Keeping the Spirit Alive

For the next four years windsurfers will pursue their Olympic dreams riding upon One Design equipment.

AT THE CORE of the Olympic movement is the ideal of uniting all nations with shared spirit to promote international cooperation and peace. This ideal elevates the soul with great nobility of effort and international goodwill which casts glory and hope to all peoples for a better world to come. Contributing to this is the recent decision announced by the ISF to continue using the Mistral One Design equipment for the 2004 Olympic games. I believe this symbolizes the preservation of the Olympic ideal, demonstrating it through federation and sport.

For the next four years windsurfers will pursue their Olympic dreams  riding upon One Design equipment. By its nature, One Design will help unite one world, promoting a union amongst competitors regardless of differences in race, religion, gender, strength, or talent. This represents the common ground that we, as a world nation, all share as human inhabitants of the earth despite the division of borders between nations, thus encouraging international cooperation and peace among peoples.

The One Design board is a 12’2’’/377 cm longboard sailed with double cambered sails manufactured by Mistral. All athletes follow strict measurement requirements at international regattas to ensure fair play and competition. Consequently, the recent ISF decision to select the One Design maximizes the realization of Olympic of fairness.

The confirmed selection of the 377 cm longboard ensures that athletes can sail in a wide range of conditions from zero to thirty-five knots, pushing their limits without being challenged by inevitable and unpredictable controlling and limiting wind factors imposed upon smaller boards. Wind is an inconsistent variable on the racecourse and Olympic sailors require a board that can perform in both light and heavy wind conditions. The sail sizes that the One Design offers are 7.4, 6.6, and 5.4 m.  However, the Olympic level of competition is so fierce that the most competitively driven athletes invariably use the 7.4 m sail even in the windiest conditions using pulleys to adjust their sails for a full range of condition handling. The selection of Mistral One Design equipment over alternatives requiring a higher wind minimum enables the athletes to exercise their sailing possibilities to full extent whereas the sameness of their equipment enhances the leveling of fairness.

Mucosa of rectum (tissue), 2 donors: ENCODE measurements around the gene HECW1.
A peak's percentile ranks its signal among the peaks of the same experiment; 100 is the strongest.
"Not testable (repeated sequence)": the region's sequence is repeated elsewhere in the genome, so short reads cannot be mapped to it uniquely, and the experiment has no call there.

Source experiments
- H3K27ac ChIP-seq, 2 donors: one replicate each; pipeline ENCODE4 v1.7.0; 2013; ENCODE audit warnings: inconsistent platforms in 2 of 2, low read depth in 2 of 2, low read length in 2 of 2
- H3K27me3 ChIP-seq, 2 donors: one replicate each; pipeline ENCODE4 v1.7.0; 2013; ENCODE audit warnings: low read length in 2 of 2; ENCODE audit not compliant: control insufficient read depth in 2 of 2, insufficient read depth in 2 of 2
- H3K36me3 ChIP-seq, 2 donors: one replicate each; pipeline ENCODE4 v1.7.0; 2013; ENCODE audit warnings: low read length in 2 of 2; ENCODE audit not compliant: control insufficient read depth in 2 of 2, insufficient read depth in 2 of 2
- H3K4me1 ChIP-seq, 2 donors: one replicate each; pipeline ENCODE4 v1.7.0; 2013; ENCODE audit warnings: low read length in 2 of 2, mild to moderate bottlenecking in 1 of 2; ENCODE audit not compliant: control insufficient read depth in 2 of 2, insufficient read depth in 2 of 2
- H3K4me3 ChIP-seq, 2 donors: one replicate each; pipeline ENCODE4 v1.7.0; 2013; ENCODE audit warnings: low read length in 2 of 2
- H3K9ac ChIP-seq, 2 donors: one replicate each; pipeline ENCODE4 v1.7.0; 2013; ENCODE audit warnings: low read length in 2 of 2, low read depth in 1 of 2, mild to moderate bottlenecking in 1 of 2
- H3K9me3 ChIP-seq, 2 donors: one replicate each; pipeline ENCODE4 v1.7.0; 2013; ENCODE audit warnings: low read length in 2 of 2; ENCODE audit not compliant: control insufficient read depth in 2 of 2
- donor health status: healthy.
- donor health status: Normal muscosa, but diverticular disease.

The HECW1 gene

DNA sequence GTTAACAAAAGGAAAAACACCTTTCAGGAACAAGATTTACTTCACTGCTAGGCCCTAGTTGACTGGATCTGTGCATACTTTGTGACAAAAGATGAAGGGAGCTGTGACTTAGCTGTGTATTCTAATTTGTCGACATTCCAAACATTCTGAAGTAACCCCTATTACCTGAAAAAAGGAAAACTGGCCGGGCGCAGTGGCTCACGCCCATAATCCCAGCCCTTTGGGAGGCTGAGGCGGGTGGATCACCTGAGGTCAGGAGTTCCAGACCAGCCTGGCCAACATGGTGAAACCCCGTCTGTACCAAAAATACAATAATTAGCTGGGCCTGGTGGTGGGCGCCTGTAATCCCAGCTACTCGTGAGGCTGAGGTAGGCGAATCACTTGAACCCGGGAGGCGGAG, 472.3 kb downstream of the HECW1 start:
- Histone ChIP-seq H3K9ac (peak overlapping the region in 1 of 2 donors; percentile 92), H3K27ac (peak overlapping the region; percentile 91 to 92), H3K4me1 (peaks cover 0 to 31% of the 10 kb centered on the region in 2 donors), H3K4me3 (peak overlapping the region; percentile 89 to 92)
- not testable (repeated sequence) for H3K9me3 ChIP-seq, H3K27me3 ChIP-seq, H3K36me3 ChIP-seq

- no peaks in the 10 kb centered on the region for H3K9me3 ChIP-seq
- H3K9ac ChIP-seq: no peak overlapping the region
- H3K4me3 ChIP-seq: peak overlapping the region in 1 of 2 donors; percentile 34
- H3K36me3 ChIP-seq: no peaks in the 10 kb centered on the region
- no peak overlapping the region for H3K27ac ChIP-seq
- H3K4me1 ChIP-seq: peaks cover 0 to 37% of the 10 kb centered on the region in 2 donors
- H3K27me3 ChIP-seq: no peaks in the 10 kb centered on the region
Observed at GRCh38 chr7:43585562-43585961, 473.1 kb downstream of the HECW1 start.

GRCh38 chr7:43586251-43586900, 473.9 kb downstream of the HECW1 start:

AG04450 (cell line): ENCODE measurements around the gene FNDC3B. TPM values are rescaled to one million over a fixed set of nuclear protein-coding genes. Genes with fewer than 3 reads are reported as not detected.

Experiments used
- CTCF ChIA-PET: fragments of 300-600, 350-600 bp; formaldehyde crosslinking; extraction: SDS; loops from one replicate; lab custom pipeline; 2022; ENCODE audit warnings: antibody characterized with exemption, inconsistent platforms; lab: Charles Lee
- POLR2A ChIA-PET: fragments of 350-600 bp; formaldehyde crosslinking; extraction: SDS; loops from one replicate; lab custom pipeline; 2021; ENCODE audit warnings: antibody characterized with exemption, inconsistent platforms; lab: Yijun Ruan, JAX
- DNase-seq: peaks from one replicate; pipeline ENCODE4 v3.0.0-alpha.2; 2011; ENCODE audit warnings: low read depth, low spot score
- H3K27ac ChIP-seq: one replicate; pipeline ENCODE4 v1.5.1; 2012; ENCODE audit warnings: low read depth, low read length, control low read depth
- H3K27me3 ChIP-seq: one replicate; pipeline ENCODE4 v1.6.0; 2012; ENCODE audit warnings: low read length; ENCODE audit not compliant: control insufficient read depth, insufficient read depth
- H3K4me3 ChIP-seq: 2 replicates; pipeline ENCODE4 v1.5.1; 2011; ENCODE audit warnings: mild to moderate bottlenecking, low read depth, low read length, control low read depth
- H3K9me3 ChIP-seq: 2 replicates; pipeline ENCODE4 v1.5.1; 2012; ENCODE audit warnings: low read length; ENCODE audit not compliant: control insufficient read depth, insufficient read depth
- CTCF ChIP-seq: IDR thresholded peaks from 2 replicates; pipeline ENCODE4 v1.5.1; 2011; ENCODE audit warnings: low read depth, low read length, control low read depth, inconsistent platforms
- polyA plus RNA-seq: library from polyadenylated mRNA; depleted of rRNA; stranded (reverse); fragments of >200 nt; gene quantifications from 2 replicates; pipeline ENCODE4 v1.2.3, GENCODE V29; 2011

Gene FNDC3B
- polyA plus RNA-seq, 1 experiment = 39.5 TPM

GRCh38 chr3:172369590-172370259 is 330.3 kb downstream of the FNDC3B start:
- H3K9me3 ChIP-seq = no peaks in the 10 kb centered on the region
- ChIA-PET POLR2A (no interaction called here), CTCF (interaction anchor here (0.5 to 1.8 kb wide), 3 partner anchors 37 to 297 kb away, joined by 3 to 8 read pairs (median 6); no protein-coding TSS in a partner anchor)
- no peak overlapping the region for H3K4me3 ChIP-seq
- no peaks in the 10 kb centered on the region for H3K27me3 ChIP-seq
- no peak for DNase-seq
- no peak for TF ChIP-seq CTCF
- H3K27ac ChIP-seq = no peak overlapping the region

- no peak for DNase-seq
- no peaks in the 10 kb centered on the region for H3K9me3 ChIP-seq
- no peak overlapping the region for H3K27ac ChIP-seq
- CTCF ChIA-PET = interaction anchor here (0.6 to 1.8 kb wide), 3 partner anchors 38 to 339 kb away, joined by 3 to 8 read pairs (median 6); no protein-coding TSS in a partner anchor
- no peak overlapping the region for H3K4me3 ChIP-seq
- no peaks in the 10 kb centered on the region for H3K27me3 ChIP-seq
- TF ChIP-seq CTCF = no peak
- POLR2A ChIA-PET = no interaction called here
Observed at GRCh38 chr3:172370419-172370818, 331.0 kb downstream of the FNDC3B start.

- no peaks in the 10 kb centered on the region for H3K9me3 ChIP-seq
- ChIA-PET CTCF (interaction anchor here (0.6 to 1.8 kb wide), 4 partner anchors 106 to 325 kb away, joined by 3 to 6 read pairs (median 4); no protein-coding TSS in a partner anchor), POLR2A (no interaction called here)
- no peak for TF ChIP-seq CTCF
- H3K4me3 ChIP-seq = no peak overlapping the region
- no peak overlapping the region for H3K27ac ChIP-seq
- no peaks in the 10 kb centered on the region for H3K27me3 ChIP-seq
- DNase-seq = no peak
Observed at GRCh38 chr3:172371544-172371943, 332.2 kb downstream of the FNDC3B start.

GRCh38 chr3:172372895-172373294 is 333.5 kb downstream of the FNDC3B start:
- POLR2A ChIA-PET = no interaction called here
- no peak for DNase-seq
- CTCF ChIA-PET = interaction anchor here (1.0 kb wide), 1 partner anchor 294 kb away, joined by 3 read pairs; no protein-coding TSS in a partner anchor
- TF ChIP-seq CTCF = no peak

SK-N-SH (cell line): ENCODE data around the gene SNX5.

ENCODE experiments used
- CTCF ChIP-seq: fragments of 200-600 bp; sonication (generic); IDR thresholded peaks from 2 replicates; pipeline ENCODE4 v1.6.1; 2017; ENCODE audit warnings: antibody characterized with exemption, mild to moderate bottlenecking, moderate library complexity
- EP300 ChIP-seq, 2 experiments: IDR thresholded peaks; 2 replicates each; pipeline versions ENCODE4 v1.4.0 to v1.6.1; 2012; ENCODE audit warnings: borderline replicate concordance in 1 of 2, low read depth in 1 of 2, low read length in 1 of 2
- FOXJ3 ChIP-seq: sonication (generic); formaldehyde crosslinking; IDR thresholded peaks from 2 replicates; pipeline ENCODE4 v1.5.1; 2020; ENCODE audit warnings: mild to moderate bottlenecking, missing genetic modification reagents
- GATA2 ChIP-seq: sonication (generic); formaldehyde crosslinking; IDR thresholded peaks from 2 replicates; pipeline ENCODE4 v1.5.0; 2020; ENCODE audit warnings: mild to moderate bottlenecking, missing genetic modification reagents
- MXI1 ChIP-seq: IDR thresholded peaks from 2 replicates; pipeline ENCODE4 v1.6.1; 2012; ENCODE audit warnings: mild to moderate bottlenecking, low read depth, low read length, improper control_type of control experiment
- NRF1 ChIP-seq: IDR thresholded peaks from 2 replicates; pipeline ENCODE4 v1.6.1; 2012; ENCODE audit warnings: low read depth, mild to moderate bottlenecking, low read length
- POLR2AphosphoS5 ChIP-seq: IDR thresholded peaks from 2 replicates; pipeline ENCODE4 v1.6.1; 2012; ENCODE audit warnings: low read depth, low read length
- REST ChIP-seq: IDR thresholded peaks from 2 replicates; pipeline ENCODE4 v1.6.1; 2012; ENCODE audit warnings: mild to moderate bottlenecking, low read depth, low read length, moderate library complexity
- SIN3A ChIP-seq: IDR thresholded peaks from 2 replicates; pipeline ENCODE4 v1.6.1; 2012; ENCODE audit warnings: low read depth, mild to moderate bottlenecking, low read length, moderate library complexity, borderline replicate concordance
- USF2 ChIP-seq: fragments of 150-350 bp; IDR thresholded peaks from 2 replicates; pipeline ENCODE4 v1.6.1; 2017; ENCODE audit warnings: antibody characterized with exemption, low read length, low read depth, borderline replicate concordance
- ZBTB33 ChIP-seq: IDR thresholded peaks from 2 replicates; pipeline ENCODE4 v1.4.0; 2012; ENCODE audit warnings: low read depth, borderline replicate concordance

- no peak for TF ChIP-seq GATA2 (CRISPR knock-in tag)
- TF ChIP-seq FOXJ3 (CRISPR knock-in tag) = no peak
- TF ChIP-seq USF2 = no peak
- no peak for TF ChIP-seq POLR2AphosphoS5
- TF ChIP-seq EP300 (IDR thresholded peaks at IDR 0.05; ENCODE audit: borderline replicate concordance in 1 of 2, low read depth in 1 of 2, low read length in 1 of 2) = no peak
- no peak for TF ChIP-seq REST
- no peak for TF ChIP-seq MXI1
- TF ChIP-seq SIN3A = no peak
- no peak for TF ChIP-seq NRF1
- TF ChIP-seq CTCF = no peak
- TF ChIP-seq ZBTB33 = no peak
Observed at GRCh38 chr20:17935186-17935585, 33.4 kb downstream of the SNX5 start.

Additionally, the 12’2’’/377 cm board maximizes the number of opportunities that athletes can train and compete on waters across the world, as athletes can sail back to shore even if the wind drops to zero knots. Since the ideal of uniting nations is of primary importance in my opinion, it is vital that the Olympic windsurfing equipment can sail successfully in all nations allowing athletes to train and compete on waters at home and abroad.


I consider the decision to continue using Mistral One Design as the official Olympic board a way to enable more people to pursue human excellence. The Mistral One Design has been the official Olympic class since 1992, which makes this gear more accessible than ever before. Used equipment which is still around from previous Olympic regattas will provide first time Olympic competitors more access to attain affordable gear, building windsurfing as an international sport, and developing physical and moral qualities. With more athletes coming together than ever before at international regattas, friendships will grow, creating peaceful camaraderie.

The Olympic sailing regatta is held every four years, lasting about one week. Olympic windsurfing necessitates sailing in varying conditions during the allotted schedule so the Olympic regatta can run successfully. At the Olympic 2000 games in Sydney, wind conditions were mostly light and variable. Mistral One Design gear enabled competitors to sail through empty pockets of wind, completing the races while holding the timely attention of the crowds and media. The then considered Formula Class alternative may be more attractive to the windsurfing industry and, upon first glance, the media. However, the lure of Formula Class is deceptive because the higher wind minimum would most likely discouragingly eliminate many racing and training days. The recent ISF selection demonstrates the federation’s placement of Olympic ideals above industry profit. As I see it, this decision is significant not only to the future of Olympic class windsurfing, but, in principle, for the future of the world.

Olympic ideals are delicate in modern society. Sport is a vehicle for human achievement improving all aspects of life. Over the next four years, while windsurfers are following their Olympic dreams they will share the One Design worldwide, the repercussions of which may contribute to inspire everyone to feel the best is yet to come.

by Heather Riley

Heather Riley left the comfort and pleasures of Maui to pursue her quest for the Olympics. To support her Olympic vision, she has written a book and keeps fulfilling yet another dream and that is to write and live a life suitable to one’s dreams and wishes. She quotes, “Go directly in the direction of your dreams; live the life you have imagined.” —Henry David Thoreau

photos by Andrew Gregory

Australia based Andrew Gregory is a National Geographic photographer.

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